A couple weeks ago I posted social capital in one easy lesson, featuring my one-slide executive summary of the benefits of bridging and bonding. I invite you now to pause briefly and contemplate "Two Kinds of Networking":
There. Did you notice what just happened? Just by thinking about bridging vs. bonding, you increased your power to win resources, achieve impact, and increase profits.
If that seemed all too easy, then I refer you to "Teaching Executives to See Social Capital" by Ron Burt and Don Ronchi. They describe how executives who took their two-week social capital business training course returned to their jobs and outperformed their untrained colleagues by a significant margin. (Note that we are measuring performance by tried and true metrics like salary history and job longevity, not obscure metrics like betweenness centrality.)
As Burt and Ronchi point out, their research shows that businesses can use the network perspective to improve performance even without investing in a single network survey or organizational map.
My favorite part of Burt and Ronchi's paper is their reference to the work of Janicik and Larrick, who studied how well people learn "who knows whom" in an organization. It turns out we expect our friends to know each other, and we have a hard time remembering which of our friends don't know each other. In other words, we aren't very good at recognizing bridging opportunities (aka "structural holes"), and hence we miss out all the time on chances for innovation and profit.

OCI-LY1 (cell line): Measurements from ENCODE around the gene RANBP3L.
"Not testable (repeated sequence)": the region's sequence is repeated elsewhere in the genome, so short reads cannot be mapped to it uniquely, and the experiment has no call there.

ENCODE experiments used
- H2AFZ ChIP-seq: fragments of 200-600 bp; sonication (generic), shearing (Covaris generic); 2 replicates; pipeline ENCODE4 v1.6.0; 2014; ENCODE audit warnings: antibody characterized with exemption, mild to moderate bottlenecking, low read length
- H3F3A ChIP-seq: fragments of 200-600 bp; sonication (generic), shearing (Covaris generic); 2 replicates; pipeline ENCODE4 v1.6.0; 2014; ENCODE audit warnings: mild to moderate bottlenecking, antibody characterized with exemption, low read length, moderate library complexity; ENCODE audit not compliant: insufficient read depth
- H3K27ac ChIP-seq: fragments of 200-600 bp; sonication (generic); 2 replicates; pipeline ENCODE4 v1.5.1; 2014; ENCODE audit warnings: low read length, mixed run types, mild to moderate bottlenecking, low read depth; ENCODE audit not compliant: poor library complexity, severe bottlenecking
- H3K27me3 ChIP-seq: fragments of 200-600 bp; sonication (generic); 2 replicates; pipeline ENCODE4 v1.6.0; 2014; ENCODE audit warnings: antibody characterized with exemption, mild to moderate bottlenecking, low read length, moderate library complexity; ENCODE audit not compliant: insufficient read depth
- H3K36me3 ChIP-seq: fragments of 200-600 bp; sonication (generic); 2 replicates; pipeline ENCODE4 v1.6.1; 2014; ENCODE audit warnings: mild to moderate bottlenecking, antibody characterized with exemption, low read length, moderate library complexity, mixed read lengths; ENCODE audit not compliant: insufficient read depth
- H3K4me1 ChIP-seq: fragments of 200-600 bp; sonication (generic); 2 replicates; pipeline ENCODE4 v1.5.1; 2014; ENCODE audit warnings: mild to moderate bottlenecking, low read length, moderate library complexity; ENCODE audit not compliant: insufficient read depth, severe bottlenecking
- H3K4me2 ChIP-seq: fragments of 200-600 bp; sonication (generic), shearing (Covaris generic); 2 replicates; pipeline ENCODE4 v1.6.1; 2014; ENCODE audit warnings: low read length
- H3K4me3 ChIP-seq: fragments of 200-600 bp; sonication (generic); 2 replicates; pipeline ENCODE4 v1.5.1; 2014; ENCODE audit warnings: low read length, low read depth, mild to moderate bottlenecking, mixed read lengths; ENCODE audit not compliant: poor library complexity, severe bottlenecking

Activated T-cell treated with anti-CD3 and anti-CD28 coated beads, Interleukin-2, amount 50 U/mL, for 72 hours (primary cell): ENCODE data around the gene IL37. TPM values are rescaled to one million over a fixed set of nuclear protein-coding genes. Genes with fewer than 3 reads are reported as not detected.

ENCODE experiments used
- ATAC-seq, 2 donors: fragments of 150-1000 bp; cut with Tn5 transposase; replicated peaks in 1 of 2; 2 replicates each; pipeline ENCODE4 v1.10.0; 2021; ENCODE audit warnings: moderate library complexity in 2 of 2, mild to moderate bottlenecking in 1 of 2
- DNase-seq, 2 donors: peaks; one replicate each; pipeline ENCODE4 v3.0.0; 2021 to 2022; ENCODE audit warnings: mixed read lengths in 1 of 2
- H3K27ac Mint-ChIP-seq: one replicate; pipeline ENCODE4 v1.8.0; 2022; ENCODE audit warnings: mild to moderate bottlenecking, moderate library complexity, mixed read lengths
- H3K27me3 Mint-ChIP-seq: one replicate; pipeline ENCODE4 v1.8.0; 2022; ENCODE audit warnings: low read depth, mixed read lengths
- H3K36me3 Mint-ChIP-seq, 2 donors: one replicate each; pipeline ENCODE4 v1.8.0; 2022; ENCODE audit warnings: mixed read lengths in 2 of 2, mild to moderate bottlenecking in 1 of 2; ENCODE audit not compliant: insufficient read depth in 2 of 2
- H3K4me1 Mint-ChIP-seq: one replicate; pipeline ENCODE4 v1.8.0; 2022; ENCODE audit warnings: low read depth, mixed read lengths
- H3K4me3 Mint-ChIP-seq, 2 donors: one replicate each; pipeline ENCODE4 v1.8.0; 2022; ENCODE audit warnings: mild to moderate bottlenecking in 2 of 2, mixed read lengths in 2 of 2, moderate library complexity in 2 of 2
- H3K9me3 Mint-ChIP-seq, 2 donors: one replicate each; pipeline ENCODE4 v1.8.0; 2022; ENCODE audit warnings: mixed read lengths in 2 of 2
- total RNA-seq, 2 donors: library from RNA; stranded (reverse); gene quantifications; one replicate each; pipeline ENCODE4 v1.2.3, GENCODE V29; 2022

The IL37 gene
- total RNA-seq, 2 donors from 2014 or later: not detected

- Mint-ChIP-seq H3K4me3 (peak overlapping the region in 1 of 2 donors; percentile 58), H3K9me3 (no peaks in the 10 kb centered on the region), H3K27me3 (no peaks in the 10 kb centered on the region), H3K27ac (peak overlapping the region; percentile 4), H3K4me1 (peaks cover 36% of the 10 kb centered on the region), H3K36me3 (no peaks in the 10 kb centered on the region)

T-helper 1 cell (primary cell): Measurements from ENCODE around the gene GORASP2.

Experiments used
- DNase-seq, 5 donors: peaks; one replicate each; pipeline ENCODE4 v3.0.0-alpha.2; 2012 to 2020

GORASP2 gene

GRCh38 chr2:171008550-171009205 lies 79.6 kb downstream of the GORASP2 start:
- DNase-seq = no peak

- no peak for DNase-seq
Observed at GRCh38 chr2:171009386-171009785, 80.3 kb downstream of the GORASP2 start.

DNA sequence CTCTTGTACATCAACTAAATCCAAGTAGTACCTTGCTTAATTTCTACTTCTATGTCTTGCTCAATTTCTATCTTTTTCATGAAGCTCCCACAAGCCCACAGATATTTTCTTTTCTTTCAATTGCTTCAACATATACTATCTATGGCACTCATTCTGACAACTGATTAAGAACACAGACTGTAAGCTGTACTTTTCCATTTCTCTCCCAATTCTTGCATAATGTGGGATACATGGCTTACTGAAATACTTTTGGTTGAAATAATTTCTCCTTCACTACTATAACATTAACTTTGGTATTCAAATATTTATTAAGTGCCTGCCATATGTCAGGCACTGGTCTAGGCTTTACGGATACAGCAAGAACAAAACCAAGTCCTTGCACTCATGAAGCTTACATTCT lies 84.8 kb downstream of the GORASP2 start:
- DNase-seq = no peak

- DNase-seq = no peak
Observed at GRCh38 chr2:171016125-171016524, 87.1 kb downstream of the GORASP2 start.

The good news from Janicik and Larrick is that people can learn to recognize structural holes. Surprisingly, even a little learning goes a long way in this regard. Just listening to conversation about structural holes can boost by 25% a person's ability to recognize them in real life. Now that is a conversation worth listening to!
You don't even have to wait for the conversation to happen. You can start it yourself. To make it easier for you, I have posted the above "Two Kinds of Networking" image as a print-it-yourself business card. Just print the PDF on Avery 8877 (or compatible) stock and you'll have social capital cards to help you and your colleagues make the most of your networking.
This work is licensed under a Creative Commons Attribution-ShareAlike 2.5 License and is copyrighted (c) 2006 by Connective Associates except where otherwise noted.